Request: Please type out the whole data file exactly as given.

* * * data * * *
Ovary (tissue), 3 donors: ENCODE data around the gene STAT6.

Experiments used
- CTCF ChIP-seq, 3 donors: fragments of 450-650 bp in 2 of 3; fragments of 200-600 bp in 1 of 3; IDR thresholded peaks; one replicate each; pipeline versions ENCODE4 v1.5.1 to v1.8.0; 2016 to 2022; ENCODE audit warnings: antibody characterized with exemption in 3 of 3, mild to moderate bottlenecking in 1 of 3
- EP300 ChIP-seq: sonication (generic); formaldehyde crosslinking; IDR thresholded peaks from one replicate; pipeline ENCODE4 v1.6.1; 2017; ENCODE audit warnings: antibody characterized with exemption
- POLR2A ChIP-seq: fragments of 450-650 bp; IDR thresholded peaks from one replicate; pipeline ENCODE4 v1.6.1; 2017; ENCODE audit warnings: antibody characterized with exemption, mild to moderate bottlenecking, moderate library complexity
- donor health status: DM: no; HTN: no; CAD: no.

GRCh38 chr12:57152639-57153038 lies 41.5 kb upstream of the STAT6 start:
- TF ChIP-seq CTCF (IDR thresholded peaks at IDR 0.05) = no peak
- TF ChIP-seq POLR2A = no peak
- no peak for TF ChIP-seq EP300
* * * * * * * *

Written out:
Ovary (tissue), 3 donors: ENCODE data around the gene STAT6.

Experiments used
- CTCF ChIP-seq, 3 donors: fragments of 450-650 bp in 2 of 3; fragments of 200-600 bp in 1 of 3; IDR thresholded peaks; one replicate each; pipeline versions ENCODE4 v1.5.1 to v1.8.0; 2016 to 2022; ENCODE audit warnings: antibody characterized with exemption in 3 of 3, mild to moderate bottlenecking in 1 of 3
- EP300 ChIP-seq: sonication (generic); formaldehyde crosslinking; IDR thresholded peaks from one replicate; pipeline ENCODE4 v1.6.1; 2017; ENCODE audit warnings: antibody characterized with exemption
- POLR2A ChIP-seq: fragments of 450-650 bp; IDR thresholded peaks from one replicate; pipeline ENCODE4 v1.6.1; 2017; ENCODE audit warnings: antibody characterized with exemption, mild to moderate bottlenecking, moderate library complexity
- donor health status: DM: no; HTN: no; CAD: no.

GRCh38 chr12:57152639-57153038 lies 41.5 kb upstream of the STAT6 start:
- TF ChIP-seq CTCF (IDR thresholded peaks at IDR 0.05) = no peak
- TF ChIP-seq POLR2A = no peak
- no peak for TF ChIP-seq EP300